The Educator Weekend Wrap: WorkCover rules on principal’s death, Gonski speaks and 'a story of hope'

by The Educator21 May 2016

In this week’s top story, an 18-month WorkCover investigation found that work-related stress contributed to the suicide of Melbourne principal, Dr Mark Thompson, in December 2014. Australian Catholic University (ACU) associate professor, Dr Philip Riley – who heads the national Principal Health and Well-Being Survey report – told The Educator that little progress has been made regarding state education departments implementing the report’s recommendations. “There is some movement by the Western Australian education department, who have taken it more seriously than anyone else, but the Victorian education department have been the least responsive,” he said. “They see principal health and well-being as a workload issue and think they know what the problems and solutions are, but are doing little to improve the situation.”
 

In other news, David Gonski, whose name is synonymous with Australian education, broke his silence and weighed into the school funding debate on Thursday. Speaking at the Competitive Advantage forum in Sydney, Gonski said that despite pushing for needs-based funding, he had never set specific spending targets. “I said further funding was required but I didn’t say how much and I didn’t say who should pay for it. Needs-based funding is what I pushed for, and we have that,” Gonski told assembled media. As for the amount required, Gonski said that was “a matter for the politicians” and the people of Australia. “I’m not going to comment one way or the other on that, because it’s not for me to do. It is up to the politicians to work out how much, who pays it, and when it’s paid,” he said.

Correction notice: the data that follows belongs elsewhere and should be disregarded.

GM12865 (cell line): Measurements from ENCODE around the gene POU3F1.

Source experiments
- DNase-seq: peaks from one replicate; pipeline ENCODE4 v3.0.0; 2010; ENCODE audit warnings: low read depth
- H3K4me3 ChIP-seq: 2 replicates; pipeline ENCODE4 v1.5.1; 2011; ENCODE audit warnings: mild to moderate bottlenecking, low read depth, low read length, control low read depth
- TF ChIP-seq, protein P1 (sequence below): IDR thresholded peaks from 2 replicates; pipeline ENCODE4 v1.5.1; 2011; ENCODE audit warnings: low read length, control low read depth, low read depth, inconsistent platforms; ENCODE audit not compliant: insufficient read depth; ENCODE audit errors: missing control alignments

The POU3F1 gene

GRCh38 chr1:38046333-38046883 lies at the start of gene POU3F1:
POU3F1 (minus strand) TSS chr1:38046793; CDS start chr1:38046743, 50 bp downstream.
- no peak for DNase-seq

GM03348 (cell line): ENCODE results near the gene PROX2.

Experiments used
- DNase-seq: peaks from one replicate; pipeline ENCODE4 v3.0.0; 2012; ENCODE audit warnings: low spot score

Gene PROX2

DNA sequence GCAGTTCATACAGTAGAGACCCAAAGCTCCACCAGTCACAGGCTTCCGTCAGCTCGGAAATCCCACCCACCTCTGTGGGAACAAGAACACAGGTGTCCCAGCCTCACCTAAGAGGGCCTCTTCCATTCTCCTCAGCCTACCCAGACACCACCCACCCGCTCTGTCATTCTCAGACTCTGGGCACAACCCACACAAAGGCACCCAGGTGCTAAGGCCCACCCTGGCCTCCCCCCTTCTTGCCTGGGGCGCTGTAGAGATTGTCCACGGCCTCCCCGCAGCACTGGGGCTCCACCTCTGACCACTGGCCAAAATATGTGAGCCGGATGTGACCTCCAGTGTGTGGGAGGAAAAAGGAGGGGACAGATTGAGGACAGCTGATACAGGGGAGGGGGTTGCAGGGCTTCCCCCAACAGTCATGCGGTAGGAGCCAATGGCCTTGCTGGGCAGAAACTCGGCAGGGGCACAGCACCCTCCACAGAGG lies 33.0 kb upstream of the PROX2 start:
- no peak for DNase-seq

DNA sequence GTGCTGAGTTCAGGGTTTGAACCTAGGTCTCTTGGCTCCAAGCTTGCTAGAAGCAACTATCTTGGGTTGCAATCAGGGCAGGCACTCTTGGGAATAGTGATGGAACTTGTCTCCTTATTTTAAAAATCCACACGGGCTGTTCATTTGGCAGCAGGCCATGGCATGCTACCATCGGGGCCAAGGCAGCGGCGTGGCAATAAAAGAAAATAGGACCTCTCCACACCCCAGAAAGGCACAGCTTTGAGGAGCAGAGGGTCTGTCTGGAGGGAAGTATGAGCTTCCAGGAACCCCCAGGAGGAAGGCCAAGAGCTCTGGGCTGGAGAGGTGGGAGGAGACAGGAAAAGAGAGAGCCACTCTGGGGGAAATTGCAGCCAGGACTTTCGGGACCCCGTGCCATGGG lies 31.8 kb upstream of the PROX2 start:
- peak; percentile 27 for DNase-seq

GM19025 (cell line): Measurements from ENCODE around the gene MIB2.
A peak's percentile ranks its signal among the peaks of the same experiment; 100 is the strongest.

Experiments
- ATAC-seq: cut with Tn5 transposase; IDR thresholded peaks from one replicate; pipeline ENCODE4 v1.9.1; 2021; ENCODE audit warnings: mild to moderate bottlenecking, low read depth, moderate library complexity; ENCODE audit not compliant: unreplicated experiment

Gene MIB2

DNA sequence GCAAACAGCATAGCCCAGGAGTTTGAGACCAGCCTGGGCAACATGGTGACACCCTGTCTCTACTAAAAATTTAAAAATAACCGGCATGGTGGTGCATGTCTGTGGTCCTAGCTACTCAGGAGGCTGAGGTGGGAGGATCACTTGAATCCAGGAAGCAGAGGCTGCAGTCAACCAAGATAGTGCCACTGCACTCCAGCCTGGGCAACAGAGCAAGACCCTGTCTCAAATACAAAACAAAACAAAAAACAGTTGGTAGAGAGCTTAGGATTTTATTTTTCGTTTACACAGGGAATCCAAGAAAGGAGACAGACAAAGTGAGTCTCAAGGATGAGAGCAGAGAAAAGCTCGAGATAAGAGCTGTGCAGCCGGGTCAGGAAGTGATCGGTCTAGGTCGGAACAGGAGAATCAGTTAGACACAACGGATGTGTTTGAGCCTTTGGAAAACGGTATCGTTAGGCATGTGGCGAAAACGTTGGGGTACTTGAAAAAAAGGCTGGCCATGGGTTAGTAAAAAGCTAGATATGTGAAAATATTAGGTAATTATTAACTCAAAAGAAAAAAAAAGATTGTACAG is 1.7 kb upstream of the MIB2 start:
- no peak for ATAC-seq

Finally, The Educator spoke with acclaimed Australian filmmaker, Michael Cordell, about a soon-to-be released four-part series – called Revolution School – which explores in-depth what Kambrya College, located in Melbourne, has managed to achieve against daunting odds. Cordell, who is behind films such as Bondi, The Track and Drama School, told The Educator that the fundamental intent of the series was to find an ‘ordinary’ school that was doing exciting things. “We followed the compelling stories of students, parents, and teachers from the school over a full school year, and this project was motivated by the depressing fact that education in Australia is slipping behind in comparison to other developed countries,” he said. “We really wanted to do something that helped showed the way forward and which could be an inspiration for our education system.”
 

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